Frank returned from the other room. He gently laid a hand on her shoulder and took her mug from her. "Come on, Little One; time for bed." She knew enough not to oppose him. She stood, but had to grab onto his outstretched arm to steady herself; her legs were tired of holding her up. Her mug joined Frank's, and he led her into his bedroom, sitting her down on the bed. Her shoes came off first; she didn't resist that. Then came the hair tie, letting down her ponytail. But she objected when he tried to pull her shirt over her head.
"I'm grown up now."
He knelt to look her in the eyes. "Number one, you don't have anything I haven't seen before. And number two, the fact that you've grown isn't gonna make me think of you as anything but that bubbly little blond I used to throw in the air." She gave in, sitting in her bra as he grabbed a T-shirt from his drawer and pulled it over her head. He offered her his hands, and she stood long enough to undo her fly and step out of her jeans; the T-shirt was plenty long enough, but he gave her a clean pair of boxers to wear as well. Then she collapsed onto the bed, and he pulled the blanket over her. She rolled onto her side facing him. Bending down, he kissed her temple.
"Say it." Her voice was barely a whisper.
"Aren't you a little old for that?"
With a sigh, he sat on the edge of the bed and pushed her hair back behind her ear. Obediently, he began reciting:
Winken, Blinken and Nodd one night
Sailed off in a wooden shoe--
Sailed off on a river of crystal light
Into a sea of dew
"Where are you going, and what do you wish?"
The old moon asked the three
"We have come to fish for the herring fish
That live in the beautiful sea
Nets of silver and gold have we
Said Winken, Blinken, and Nod
The old moon laughed and sang a song
As they rocked in the wooden shoe
And the wind that sped them all night long
Ruffled the waves of dew
The little stars were the herring fish
That lived in the beautiful sea
"Now cast your nets wherever you wish
Never afeared are we"
So cried the stars to the fisherman three
Winken, Blinken, and Nod
He didn't make it all the way through the poem; she was already asleep. He stood, pulled the blanket up a little higher, then turned off the lamp on the nightstand. "Goodnight, Love."
As he walked back out to the kitchen, Tarconi was pulling on his coat. "Leaving already, Inspector?"
"Well, you know, it's almost eleven, and I have work in the morning," he shrugged. "We old men need our sleep." One side of Frank's mouth curled up, a knowing glance passing between them. He knew exactly what Tarconi was going to do, and it wasn't sleep. He nodded and held out his hand. "I will see you again soon, my friend."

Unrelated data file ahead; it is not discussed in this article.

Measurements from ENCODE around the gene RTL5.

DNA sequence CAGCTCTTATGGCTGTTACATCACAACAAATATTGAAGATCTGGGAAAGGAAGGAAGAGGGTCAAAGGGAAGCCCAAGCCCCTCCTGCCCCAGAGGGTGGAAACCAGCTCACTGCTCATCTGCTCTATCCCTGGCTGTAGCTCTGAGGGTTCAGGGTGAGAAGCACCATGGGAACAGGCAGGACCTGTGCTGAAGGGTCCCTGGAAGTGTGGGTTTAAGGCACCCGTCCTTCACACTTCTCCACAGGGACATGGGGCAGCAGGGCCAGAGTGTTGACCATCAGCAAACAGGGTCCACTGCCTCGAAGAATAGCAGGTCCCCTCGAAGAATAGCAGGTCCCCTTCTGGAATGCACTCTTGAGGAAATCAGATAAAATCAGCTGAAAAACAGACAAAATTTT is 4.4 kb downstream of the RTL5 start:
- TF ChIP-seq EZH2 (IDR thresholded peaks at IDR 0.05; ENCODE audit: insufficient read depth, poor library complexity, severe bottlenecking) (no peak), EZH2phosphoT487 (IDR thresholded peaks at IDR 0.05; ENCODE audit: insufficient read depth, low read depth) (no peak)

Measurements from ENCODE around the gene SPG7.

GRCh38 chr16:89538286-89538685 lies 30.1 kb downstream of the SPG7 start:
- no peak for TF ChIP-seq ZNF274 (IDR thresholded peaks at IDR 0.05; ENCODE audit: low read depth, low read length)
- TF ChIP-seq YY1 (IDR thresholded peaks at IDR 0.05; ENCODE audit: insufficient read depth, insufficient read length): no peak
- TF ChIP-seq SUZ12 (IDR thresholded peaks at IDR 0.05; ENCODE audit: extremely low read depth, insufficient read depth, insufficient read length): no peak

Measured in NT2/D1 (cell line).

"You're always welcome here," Frank affirmed. He walked Tarconi to the door. One step outside, the inspector turned.
"I've never seen you act toward any other person like that before."
"She's not just any other person."
"I'm seeing that," he admitted. "But I'm just wondering who she is to you."
"Ollie is the one complication in my life that was never complicated."
As always, Frank, never saying more than you have to. Tarconi nodded, accepting the answer for the time being. "Well, goodnight, Monsieur Frank."
Light assailed her eyes as she rolled over and buried her face in the pillow. She heard the door creak open and knew without looking that Frank leaned against the doorjamb looking at her, just as he knew she was really awake despite her best efforts to remain otherwise. "Five points," he started. "I'm not quite round, but my casing is sound, unless I happen to fall."
She sat up and faced him, brightening instantly. "You made breakfast."
He smiled as she bounced out of bed. Grabbing her hair tie off the nightstand, she shuffled through the doorway, briefly stopping to kiss him on her way past to the kitchen. "Good morning," she called over her shoulder.
They sat together eating eggs and toast in near silence. Frank couldn't help but smile a little. He liked it quiet in the mornings; it let him think whatever he wanted to without being called to share. That was one of the things he'd never had to scold Ollie for. Maybe she understood, or maybe he just scared the speech out of her sometimes . . . But something told him it wasn't the latter.
Frank may not have been a master chef, but he knew exactly how Ollie liked her eggs prepared. She poked one of the orange bubbles, spilling yolk all over the small plate. With one piece of the toast, she sopped up most of it. Suspecting she hadn't eaten properly in a while, Frank had made her three eggs cooked somewhere between was was considered "over easy" and "over medium." He'd also used a good portion of the loaf of bread that had been delivered that morning, lightly glazing each slice with butter and crisping it in the pan. The slices now sat on a plate between them, and she ate almost half of what was there, as well as all three eggs. "How's school?" he finally asked.
"I finished six months ago," she answered through a bite of bread.
"Bachellor of Science in Genetics. Ma didn't want want me leavin' the house fer college, so I took classes online."